Beyond the Cube: Connecting the Unconnected

This blog was published on the behalf of Mika Ansley, MVE Ops Technical Program Manager and Malawi volunteer team member, and Alison Elmer, MVE Communications Manager.

It took him two seconds to say yes, when Mohsen Fazlian, VP at Intel and GM of Manufacturing and Validation Engineering, was asked to send a team of his employees to Africa to help set up remote learning centers. He knew the experience would be life-changing for the teachers and students in Malawi, Africa as well as the volunteers themselves.

One hundred volunteers applied and eight, including myself, were humbled to be selected—working together from California, Costa Rica, Ireland, and Oregon to set up four learning centers benefitting adolescent girls who are not currently in school by empowering them with education and digital literacy. Our mission was to design curriculum for the learning centers, train local teachers on technology basics, and prepare them to deliver the custom curriculum.

Although we expected limited technology knowledge, we were still surprised to find the teachers and students had no experience with technology once we arrived in Malawi. None owned a smart phone or had ever seen a tablet. With sporadic solar power in our hotel, our team was far more connected than most of the students, who typically don’t have power at home. This is one of main challenges we discovered on the ground. Our team was in a state of constant adjustment in order to meet the objectives but our team leader kept us going with daily prep talks. One in particular stood out to me, “What we are doing is tough and I know you all are tired. And even though we came with a plan, let’s remember the focus and drop any topics that do not aid the teachers in the short term.”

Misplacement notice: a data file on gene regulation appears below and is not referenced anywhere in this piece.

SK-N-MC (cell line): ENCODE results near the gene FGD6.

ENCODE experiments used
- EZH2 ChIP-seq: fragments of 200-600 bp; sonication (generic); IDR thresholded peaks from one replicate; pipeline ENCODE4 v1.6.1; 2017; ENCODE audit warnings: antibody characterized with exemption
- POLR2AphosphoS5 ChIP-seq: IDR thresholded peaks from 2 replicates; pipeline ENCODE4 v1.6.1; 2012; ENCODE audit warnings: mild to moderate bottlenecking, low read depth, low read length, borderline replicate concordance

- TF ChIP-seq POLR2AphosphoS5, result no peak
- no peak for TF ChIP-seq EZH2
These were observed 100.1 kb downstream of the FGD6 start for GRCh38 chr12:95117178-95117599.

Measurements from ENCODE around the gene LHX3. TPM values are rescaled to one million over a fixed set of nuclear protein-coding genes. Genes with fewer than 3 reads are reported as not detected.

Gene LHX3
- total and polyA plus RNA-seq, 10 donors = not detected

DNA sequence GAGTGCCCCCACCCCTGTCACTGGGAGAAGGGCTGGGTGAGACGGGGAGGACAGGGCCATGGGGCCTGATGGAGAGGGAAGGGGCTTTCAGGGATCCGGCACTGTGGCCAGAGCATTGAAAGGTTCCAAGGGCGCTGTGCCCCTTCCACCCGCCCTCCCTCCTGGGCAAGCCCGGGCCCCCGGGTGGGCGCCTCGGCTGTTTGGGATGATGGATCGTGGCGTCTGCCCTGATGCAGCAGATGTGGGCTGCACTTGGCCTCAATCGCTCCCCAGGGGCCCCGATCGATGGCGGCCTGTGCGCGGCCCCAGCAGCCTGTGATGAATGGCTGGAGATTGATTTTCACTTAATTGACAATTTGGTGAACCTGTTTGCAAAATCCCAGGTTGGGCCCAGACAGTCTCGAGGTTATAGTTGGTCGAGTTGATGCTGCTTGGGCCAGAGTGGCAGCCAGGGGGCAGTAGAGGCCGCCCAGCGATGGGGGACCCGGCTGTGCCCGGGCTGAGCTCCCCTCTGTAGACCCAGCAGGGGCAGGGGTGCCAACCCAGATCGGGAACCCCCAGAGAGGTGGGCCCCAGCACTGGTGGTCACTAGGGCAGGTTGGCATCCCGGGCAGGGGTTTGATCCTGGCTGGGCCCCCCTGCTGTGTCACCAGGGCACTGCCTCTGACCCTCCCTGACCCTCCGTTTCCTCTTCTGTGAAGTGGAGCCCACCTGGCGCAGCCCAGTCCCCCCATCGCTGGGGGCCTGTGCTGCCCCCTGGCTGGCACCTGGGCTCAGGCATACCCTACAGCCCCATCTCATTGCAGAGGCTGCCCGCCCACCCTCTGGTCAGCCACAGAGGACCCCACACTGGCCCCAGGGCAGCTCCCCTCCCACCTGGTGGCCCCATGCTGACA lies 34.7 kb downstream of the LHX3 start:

Our ability to quickly adapt, focus on our goal, and work through ambiguity paid off. By the end of trip, the village with no libraries now had online access to resources like encyclopedias. And by the end of the training, the teachers, now well equipped with curriculum, were calling us “sister” or “friend”, and I finally stopped wondering if technology would be more of a distraction than a learning aid.

We were confident the teachers, students, and learning centers were set up for success so we said our bittersweet goodbyes—for now—and handed the project over to our partners at Team4Techand CARE Malawi, who will ensure the work we kicked off will be sustained and scaled to reach more students. And needless to say our VP, Mohsen, was right. The experience was truly life-changing for everyone involved.

Curious what motivated us to volunteer? Here’s what the team had to say: